Pennsylvania Couple Brings $5 Million Lawsuit Over Infuse Bone Graft Risks
John and Lori Shambaugh of Pennsylvania have filed a $5 million lawsuit against Medtronic Inc., the manufacturers of the Infuse bone graft, for failure to warn them about serious health risks related to the use of their product. Lori Shambaugh had the Infuse bone graft implanted in her spine using techniques involving a posterior approach and without an LT-Cage, both of which were not approved by the Food and Drug Administration. Following the surgery, the plaintiff suffered from debilitating pain in her right leg, which has limited her ability to function and dramatically reduced her quality of life.
This Medtronic Infuse lawsuit was filed in the U.S. District Court for Middle Pennsylvania and seeks damages for pain and suffering, medical costs, loss of earnings, legal fees and punitive damages.
Infuse bone graft risks
The Infuse bone graft was developed by Medtronic Inc. as an alternative to bone grafts used from harvested bone from patients or cadavers. Infuse utilizes rhBMP-2, a manufactured protein that stimulates the growth of bone, in a procedure to fuse the vertebrae. By using a manufactured protein, Infuse reduces risks to patients who would have to provide bone material from their hip or spine.
Infuse was approved by the FDA for use in spinal fusion procedures, but only in conjunction with an abdomen approach and the use of a LT-Cage. The FDA had received evidence of Infuse bone graft risks during its investigations of the product, and had only approved its use in Anterior Lumbar Interbody Fusion (ALIF) surgeries. The FDA and Medtronic had knowledge that the rhBMP-2 protein could leak out if not properly contained within a LT-Cage and produce injury.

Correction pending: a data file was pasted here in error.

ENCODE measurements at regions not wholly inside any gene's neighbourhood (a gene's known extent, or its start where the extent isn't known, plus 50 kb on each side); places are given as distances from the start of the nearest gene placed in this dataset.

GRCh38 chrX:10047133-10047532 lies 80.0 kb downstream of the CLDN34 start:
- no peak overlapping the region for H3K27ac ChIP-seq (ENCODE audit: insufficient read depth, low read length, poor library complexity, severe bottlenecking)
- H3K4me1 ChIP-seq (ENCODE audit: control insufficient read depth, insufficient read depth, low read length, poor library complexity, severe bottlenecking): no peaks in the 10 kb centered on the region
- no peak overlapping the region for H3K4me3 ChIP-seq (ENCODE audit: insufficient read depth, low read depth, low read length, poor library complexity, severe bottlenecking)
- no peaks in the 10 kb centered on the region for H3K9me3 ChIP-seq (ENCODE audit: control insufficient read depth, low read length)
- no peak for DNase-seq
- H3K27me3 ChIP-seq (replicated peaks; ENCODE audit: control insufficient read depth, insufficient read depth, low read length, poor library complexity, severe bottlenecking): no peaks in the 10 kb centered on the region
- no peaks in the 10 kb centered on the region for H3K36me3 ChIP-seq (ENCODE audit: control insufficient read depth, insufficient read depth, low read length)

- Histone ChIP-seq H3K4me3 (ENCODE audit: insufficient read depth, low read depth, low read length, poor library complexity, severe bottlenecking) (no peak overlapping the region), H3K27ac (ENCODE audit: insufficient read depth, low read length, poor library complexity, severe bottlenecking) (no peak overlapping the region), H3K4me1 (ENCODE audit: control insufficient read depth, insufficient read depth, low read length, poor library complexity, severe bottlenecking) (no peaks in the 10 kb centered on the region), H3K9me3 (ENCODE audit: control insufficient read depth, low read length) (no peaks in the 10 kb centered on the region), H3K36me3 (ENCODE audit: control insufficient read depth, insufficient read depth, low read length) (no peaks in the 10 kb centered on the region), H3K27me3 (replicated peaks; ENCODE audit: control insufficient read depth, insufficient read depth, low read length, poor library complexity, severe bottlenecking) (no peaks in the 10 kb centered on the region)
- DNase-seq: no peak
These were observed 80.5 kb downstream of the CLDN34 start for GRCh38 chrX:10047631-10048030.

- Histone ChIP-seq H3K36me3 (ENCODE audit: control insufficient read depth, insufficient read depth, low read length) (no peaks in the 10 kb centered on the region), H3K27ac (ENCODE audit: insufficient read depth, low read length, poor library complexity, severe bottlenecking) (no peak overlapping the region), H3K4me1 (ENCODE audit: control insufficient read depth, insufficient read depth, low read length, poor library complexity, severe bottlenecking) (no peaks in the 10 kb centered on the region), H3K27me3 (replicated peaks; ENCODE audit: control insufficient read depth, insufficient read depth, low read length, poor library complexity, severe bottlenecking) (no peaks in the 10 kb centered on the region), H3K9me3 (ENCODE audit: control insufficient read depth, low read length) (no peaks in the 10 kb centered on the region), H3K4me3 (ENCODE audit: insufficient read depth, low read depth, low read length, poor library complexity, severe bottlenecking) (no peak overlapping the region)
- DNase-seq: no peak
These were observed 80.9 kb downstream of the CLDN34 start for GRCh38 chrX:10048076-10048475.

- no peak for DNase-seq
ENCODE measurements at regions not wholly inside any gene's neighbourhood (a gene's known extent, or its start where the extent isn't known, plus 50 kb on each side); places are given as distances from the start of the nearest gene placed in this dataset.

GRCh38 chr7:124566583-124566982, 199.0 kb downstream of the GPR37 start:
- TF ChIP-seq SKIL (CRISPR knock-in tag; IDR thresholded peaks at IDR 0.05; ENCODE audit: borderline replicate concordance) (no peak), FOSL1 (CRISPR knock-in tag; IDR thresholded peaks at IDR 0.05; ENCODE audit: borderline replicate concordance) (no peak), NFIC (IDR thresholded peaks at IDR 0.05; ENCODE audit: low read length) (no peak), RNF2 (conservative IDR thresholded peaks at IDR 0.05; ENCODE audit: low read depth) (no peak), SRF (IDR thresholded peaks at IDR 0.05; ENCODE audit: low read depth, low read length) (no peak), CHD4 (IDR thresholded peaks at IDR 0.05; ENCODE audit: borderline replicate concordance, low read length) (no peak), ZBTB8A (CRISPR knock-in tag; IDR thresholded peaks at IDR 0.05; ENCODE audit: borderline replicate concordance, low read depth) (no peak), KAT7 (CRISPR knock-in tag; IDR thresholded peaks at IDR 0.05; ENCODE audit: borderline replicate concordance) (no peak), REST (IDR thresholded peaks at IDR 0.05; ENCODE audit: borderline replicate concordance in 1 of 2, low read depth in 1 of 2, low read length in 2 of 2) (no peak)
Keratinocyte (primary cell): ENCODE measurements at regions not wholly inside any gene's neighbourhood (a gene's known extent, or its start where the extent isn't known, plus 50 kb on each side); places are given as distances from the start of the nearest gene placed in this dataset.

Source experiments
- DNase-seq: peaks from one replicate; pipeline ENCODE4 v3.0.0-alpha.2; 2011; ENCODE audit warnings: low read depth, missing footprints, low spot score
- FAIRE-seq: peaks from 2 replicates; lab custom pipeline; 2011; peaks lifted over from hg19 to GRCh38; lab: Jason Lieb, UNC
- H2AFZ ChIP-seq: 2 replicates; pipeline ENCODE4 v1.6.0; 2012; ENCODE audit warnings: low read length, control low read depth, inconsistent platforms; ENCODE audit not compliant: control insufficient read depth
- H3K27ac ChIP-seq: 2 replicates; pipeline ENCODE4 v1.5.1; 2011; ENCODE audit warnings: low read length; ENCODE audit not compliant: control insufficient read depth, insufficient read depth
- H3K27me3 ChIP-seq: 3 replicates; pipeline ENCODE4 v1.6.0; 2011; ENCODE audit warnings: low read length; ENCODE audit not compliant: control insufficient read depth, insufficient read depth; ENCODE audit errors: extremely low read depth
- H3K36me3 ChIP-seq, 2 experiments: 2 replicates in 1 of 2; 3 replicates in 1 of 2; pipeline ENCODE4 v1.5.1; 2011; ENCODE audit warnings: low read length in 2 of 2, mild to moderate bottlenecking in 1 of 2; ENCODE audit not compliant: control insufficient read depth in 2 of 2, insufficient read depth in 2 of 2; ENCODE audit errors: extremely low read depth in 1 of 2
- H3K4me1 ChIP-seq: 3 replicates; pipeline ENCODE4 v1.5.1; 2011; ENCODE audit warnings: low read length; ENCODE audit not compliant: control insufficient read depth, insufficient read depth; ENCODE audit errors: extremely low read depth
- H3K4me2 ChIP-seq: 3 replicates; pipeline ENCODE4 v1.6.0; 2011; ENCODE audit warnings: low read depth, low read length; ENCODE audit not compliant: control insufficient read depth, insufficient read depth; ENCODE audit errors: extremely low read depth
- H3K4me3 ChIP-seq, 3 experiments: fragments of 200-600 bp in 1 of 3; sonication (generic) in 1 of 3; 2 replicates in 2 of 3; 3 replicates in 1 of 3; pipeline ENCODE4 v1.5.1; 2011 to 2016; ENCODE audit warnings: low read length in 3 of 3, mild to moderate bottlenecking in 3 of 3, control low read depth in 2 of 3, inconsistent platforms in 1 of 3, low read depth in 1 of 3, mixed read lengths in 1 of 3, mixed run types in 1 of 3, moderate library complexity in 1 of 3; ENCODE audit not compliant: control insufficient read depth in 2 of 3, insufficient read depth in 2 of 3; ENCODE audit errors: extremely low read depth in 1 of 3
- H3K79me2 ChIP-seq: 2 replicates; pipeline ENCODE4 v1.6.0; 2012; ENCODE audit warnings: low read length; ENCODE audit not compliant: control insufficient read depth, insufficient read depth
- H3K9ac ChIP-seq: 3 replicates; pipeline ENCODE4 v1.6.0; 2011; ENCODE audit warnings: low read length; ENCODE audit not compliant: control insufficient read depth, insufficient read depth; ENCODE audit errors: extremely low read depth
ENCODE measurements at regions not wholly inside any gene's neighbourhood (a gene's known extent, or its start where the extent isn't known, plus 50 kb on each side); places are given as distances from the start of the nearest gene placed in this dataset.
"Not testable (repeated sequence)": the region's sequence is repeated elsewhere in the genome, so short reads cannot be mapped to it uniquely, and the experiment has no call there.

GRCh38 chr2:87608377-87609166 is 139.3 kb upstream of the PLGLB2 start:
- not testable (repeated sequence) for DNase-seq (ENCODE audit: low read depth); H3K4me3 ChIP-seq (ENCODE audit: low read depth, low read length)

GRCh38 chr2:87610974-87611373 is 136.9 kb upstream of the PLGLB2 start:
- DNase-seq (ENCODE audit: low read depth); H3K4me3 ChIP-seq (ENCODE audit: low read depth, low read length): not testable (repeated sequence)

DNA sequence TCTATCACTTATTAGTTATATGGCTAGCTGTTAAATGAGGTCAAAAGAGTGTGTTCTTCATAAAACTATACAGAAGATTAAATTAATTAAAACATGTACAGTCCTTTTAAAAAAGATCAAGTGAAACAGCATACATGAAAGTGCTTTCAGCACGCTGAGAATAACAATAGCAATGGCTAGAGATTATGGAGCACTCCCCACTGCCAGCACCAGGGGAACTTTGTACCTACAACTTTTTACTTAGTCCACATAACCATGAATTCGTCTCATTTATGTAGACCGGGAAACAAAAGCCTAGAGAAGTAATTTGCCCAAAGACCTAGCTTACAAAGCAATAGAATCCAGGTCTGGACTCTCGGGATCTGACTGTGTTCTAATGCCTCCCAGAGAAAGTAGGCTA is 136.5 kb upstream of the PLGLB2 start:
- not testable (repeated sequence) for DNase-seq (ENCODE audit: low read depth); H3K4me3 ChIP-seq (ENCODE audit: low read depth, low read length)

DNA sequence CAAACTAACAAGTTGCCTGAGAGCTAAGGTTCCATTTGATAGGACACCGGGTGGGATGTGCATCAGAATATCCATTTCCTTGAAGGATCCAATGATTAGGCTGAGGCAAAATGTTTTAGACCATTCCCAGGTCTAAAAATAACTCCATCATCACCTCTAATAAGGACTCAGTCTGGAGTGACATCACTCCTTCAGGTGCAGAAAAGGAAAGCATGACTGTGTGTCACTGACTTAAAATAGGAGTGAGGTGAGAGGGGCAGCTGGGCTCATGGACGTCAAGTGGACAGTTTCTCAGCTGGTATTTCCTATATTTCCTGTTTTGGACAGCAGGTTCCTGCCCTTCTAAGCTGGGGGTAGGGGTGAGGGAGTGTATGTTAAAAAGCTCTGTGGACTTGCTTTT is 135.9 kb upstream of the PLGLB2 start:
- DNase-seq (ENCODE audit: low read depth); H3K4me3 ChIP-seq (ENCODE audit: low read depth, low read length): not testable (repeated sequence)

Basis for Medtronic Infuse Lawsuit
This lawsuit brought by the Shambaughs alleges negligent and fraudulent practices perpetrated by the manufacturers of the Infuse bone graft. Despite numerous reports of Infuse bone graft complications—including ectopic bone growth, which could produce spasms, chronic pain, paralysis and, at least in one case, death when Infuse was used in unapproved procedures—Medtronic continues to represent Infuse as a safe alternative to other bone grafts.
Medtronic purportedly engaged in deceptive practices which resulted in almost 1,200 adverse incidents which should have been reported to the FDA, but never were. Medtronic also did not disclose the Infuse bone graft risks to physicians, who were encouraged to use Infuse in off-label procedures. Not only did Medtronic promote the use of Infuse bone grafts in procedures unapproved by the FDA, but it specifically trained the Ms. Shambaugh’s physician in such surgical techniques.
Deceptive practices by Medtronic
The debilitating injuries detailed by Ms. Shambaugh in her Medtronic Infuse lawsuit are alleged to have resulted from the deceptive practices of Medtronic Inc. The company is alleged to have paid $210 million to researchers, who were supposed to provide an independent evaluation of Infuse bone graft risks. Many of those studies have since been called into serious question. Medtronic also paid hundreds of thousands of dollars to consultants to downplay warnings by the FDA concerning off-label uses of Infuse.
Several studies by reputable medical groups have shown that Infuse bone grafts can produce risks of complications similar to or worse than those Ms. Shambaugh experienced.